2. Sleep Research Society, Basics of Sleep Behavior Syllabus, WebSciences International and Sleep Research Society, 1997.
  3. Sullivan, T. J., S. R. Deiss, T.-P. Jung, G. Cauwenberghs, A Brain-Machine Interface using Dry-Contact, Low-Noise EEG Sensors, 2008 IEEE International Symposium on Circuits and Systems 18-21 May 2008, Washington, US
  4. X. Yu, Real-time Non-intrusive Detection of Driver Drowsiness, Intelligent Transportation Systems Institute Center for Transportation Studies, University of Minnesota, May 2009.
  5. Daly, J. J., J. R. Wolpaw, Brain-Computer Interfaces in Neurological Rehabilitation, Volume 7, Issue 11, November 2008, Pages 1032-1043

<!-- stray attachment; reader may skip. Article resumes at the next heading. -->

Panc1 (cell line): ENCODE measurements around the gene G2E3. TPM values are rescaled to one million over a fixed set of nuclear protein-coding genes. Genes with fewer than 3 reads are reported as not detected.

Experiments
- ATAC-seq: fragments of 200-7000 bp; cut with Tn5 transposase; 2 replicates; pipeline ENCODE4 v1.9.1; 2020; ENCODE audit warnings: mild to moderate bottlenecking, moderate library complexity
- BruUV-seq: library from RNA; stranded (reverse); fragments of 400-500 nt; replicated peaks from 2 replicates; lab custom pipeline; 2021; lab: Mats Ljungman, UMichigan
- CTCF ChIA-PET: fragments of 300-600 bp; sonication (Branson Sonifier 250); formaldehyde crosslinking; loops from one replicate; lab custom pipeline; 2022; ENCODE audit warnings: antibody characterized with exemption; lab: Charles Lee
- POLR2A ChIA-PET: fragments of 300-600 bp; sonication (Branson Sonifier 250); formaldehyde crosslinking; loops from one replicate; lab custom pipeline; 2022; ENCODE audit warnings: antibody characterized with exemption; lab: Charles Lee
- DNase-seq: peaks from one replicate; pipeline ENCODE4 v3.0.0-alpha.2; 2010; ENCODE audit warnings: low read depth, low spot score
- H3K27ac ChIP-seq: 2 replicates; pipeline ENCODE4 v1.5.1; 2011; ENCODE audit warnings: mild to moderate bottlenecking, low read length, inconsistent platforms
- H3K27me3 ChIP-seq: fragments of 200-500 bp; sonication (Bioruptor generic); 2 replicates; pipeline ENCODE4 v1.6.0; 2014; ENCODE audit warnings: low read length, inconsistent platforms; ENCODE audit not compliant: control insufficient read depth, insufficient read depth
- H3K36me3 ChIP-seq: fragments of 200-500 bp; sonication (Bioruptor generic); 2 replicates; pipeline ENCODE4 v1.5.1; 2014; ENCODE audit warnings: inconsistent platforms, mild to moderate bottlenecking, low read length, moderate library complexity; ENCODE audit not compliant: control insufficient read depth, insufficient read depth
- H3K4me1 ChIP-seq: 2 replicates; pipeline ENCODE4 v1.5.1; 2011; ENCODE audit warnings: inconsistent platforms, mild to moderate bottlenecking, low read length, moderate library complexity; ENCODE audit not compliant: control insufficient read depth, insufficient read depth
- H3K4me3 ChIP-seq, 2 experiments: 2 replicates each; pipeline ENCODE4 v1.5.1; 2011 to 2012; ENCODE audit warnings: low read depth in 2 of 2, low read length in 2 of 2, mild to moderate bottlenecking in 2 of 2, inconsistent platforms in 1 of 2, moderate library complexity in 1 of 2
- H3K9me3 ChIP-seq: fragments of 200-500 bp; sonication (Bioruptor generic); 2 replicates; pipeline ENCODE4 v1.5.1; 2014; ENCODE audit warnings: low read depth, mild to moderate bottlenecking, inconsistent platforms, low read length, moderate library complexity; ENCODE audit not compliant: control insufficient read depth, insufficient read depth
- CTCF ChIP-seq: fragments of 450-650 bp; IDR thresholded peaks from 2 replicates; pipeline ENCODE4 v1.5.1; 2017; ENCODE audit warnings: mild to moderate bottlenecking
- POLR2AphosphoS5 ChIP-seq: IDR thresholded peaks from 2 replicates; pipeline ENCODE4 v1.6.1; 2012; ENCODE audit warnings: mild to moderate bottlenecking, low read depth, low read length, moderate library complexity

6. Ting, J.-A., A. D’Souza, K. Yamamoto, T. Yoshioka, D. Hoffman, S. Kakeif, L. Sergio, J. Kalaska, M. Kawato, P. Strick, S. Schaal, Variational Bayesian Least Squares: An Application to Brain-machine Interface Data, Neural Networks, Volume 21, Issue 8, October 2008, Pages 1112-1131.
  7. Cvetkovic, D., E. D. Übeyli, I. Cosic, Wavelet Transform Feature Extraction from Human PPG, ECG, and EEG Signal Responses to ELF PEMF Exposures: A Pilot Study, Digital Signal Processing, Volume 18, Issue 5, September 2008, Pages 861-874.
  8. Ting, W., Y. Guo-zheng, Y. Bang-hua, S. Hong, EEG Feature Extraction Based on Wavelet Packet Decomposition for Brain Computer Interface, Measurement, Volume 41, Issue 6, July 2008, Pages 618-62.
  9. Georgescu, V., Fuzzy Time Series Estimation and Prediction: Criticism, Suitable New Methods and Experimental Evidence, Studies in Informatics and control, Volume 19 , Issue 3, 2010.
  10. Abid, H., M. Chtourou, A. Toumi, Robust Fuzzy Sliding Mode Controller for Discrete Nonlinear Systems, International Journal of Computers Communications & Control Volume III No.1, 2008.

https://doi.org/10.24846/v19i4y201010